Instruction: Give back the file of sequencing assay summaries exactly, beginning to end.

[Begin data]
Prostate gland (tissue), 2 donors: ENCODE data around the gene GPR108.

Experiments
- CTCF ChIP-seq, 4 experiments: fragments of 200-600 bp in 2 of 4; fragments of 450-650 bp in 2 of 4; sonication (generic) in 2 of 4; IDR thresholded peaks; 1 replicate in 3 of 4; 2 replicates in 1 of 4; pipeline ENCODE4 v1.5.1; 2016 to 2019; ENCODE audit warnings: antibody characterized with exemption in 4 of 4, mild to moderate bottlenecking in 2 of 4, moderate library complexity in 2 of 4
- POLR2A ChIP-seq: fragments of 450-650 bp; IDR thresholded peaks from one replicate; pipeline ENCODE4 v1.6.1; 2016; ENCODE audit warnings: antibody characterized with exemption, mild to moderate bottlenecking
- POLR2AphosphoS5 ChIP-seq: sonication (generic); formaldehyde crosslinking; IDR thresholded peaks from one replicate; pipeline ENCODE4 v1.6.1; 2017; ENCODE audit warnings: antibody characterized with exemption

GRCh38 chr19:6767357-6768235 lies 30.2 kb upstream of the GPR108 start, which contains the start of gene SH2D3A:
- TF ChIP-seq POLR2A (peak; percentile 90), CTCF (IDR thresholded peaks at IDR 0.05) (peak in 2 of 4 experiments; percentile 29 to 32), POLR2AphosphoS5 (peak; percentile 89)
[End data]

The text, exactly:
Prostate gland (tissue), 2 donors: ENCODE data around the gene GPR108.

Experiments
- CTCF ChIP-seq, 4 experiments: fragments of 200-600 bp in 2 of 4; fragments of 450-650 bp in 2 of 4; sonication (generic) in 2 of 4; IDR thresholded peaks; 1 replicate in 3 of 4; 2 replicates in 1 of 4; pipeline ENCODE4 v1.5.1; 2016 to 2019; ENCODE audit warnings: antibody characterized with exemption in 4 of 4, mild to moderate bottlenecking in 2 of 4, moderate library complexity in 2 of 4
- POLR2A ChIP-seq: fragments of 450-650 bp; IDR thresholded peaks from one replicate; pipeline ENCODE4 v1.6.1; 2016; ENCODE audit warnings: antibody characterized with exemption, mild to moderate bottlenecking
- POLR2AphosphoS5 ChIP-seq: sonication (generic); formaldehyde crosslinking; IDR thresholded peaks from one replicate; pipeline ENCODE4 v1.6.1; 2017; ENCODE audit warnings: antibody characterized with exemption

GRCh38 chr19:6767357-6768235 lies 30.2 kb upstream of the GPR108 start, which contains the start of gene SH2D3A:
- TF ChIP-seq POLR2A (peak; percentile 90), CTCF (IDR thresholded peaks at IDR 0.05) (peak in 2 of 4 experiments; percentile 29 to 32), POLR2AphosphoS5 (peak; percentile 89)